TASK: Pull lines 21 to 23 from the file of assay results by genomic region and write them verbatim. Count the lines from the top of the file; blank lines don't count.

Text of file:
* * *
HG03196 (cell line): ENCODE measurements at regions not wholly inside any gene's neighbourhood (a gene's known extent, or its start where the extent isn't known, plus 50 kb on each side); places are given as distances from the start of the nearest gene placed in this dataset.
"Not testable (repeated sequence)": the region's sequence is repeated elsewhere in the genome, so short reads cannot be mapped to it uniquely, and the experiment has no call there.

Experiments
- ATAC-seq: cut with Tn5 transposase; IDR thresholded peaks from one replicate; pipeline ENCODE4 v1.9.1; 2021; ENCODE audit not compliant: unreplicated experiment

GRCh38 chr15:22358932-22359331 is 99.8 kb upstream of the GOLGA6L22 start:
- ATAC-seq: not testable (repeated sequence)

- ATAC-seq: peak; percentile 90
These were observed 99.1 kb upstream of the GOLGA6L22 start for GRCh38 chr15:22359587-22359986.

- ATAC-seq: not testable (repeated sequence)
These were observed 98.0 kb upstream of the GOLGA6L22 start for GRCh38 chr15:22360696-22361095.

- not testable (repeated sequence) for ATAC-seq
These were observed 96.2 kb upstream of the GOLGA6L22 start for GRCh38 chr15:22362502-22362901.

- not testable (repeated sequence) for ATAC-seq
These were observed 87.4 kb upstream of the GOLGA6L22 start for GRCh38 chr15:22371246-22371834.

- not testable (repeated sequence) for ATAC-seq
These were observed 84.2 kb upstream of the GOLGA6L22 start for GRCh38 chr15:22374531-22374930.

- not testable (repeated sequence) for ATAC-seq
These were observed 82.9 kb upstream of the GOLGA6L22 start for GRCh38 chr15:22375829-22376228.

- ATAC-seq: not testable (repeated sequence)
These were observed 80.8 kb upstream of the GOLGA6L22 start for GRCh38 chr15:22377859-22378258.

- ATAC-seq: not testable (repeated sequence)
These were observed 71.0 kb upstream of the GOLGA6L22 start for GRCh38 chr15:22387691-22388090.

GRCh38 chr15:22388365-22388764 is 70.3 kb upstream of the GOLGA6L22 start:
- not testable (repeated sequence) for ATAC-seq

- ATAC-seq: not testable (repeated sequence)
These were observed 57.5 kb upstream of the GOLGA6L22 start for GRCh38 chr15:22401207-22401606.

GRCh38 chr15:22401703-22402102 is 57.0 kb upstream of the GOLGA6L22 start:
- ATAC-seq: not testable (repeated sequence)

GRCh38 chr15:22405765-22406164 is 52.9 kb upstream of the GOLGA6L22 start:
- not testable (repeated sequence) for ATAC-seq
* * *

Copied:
- ATAC-seq: not testable (repeated sequence)
These were observed 71.0 kb upstream of the GOLGA6L22 start for GRCh38 chr15:22387691-22388090.

GRCh38 chr15:22388365-22388764 is 70.3 kb upstream of the GOLGA6L22 start: